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AA. LL. M. AND PH. D. OF THE UNIVERSITY OF GIESSEN ; AUTHOR OF

A GRAMMAR OF THE ANGLO-SAXON LANGUAGE,' ETC.

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VOL. II.

NEW YORK:

GEORGE P. PUTNAM, 155 BROADWAY.

LONDON :-PUTNAM'S AMERICAN AGENCY,

Removed from Paternoster Row to
J. CHAPMAN'S, 142 STRAND.

M DCCC XLIX.

Entered according to Act of Congress, in the year 1849,

BY GEORGE P. PUTNAM,

In the Clerk's Office of the District Court of the United States for the Southern

District of New York.

STEREOTYPED BY
RICHARD C. VALENTINE,

NEW YORK

PREFACE.

" It may truly be asserted,” says Mr. Wright, “ that the literature of no other country can boast of the preservation of such a long and uninterrupted series of memorials as that of England. Even through the early ages of Saxon rule, though at times the chain is slender, yet it is not broken. We want neither the heroic song in which the scóp ir poet told the venerable traditions of the fore-world to the chieftains assembled on the mead-bench,' nor the equally noble poems in which his successor sang the truths as well as the legends of Christianity. We have history and biography as they came from the pen of the Saxon writers, science, such as was then known, set down by those who professed it, and these written sometimes in the language of their fathers; whilst at other times they are clothed in that tongue which the missionaries had introduced, and in which the learning of Bede and Alcuin was revered, when the Saxon language was no longer understood. We have the doctrine of the church, both as it was discussed among its profoundest teachers, and as it was presented in simpler form to the ears of the multitude. Lastly, amongst the numerous manuscripts which the hand of time has spared to us, the lighter literature of our Saxon forefathers presents itself continually under many vary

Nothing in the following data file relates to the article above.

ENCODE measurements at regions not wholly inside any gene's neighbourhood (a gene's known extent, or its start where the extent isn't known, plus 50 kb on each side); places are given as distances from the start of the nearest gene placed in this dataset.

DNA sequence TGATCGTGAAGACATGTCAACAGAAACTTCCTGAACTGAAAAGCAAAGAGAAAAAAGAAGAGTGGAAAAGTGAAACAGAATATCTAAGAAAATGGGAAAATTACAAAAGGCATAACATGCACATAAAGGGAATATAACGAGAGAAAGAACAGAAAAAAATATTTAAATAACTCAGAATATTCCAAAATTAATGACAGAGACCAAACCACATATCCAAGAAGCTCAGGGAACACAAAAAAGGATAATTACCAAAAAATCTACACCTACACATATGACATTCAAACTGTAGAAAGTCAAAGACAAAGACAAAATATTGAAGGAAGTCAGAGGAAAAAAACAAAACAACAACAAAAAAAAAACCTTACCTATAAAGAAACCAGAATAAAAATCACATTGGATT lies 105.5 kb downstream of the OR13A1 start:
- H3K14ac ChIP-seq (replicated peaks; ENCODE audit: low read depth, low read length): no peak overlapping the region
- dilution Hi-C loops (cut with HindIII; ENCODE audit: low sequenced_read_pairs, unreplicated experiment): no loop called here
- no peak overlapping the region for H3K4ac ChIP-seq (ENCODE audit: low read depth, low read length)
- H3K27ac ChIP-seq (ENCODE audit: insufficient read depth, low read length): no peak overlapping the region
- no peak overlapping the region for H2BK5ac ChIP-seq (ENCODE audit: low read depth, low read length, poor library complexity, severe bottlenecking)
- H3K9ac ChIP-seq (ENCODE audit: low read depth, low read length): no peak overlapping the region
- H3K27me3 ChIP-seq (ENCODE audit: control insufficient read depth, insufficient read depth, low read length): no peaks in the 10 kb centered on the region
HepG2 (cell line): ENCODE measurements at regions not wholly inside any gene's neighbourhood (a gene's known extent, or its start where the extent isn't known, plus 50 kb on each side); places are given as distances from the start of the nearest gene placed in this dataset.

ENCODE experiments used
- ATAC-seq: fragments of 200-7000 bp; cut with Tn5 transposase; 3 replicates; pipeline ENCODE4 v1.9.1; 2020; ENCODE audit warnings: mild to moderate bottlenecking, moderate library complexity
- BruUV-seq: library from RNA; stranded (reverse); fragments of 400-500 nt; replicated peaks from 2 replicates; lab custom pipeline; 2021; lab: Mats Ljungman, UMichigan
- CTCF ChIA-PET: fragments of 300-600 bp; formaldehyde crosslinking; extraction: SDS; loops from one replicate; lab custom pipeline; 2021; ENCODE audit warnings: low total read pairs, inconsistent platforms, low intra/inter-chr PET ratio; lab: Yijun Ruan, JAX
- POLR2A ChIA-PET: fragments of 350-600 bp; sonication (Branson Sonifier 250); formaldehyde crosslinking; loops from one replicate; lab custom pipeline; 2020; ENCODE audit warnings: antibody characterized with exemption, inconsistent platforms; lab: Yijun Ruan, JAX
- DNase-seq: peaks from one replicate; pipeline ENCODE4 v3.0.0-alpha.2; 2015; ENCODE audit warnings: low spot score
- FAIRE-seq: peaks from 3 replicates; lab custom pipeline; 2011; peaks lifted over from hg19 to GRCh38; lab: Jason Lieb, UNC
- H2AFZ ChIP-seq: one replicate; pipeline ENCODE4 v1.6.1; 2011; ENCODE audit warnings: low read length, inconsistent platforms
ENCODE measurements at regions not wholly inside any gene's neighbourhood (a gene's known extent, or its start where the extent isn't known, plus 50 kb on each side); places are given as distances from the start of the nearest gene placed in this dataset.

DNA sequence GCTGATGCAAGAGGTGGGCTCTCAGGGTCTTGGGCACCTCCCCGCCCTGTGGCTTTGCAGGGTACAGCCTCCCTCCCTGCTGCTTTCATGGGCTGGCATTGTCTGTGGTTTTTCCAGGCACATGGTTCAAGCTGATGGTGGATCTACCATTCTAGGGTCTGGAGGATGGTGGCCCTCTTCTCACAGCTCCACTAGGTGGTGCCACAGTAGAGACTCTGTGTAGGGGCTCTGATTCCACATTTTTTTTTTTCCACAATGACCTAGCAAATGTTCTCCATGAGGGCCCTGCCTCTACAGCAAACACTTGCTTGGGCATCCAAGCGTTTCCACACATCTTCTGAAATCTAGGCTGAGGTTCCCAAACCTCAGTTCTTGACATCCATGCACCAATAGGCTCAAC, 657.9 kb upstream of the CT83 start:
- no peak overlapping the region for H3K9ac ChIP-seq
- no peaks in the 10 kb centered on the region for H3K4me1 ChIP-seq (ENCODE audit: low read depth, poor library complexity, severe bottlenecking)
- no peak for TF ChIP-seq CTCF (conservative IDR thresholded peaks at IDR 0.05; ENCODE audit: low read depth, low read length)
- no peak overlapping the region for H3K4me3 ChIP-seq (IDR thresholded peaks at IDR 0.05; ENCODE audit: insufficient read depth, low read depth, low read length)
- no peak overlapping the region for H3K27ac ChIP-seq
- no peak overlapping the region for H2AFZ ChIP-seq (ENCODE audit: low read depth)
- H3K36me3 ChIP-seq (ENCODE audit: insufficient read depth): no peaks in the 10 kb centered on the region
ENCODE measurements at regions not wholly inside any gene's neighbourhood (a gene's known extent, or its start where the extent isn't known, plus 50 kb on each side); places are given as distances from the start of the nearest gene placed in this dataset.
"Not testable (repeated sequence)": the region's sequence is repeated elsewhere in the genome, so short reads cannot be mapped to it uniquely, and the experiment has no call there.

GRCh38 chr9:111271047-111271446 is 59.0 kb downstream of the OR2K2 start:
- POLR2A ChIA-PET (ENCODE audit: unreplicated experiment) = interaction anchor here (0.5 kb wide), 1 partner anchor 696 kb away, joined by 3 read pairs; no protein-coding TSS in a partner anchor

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ing forms."

It is from the productions of the "scop” and his “successor" that this volume has been made up.

In the punctuation of the text we have been guided in every instance by what we conceived to be the true meaning. We are aware that in our division of many passages we have differed from high authorities, but it is a liberty which every editor of a language, no longer spoken, possesses to the fullest extent. Of his success in arriving at the sense of any author, it belongs to others to judge.

Rhythmical translations have been ventured upon in some cases; but being made line for line, they are necessarily restricted in expres

| Biographia Britannica Literaria~ Anglo-Saxon Periodpp. 1, 2. London, 1842.

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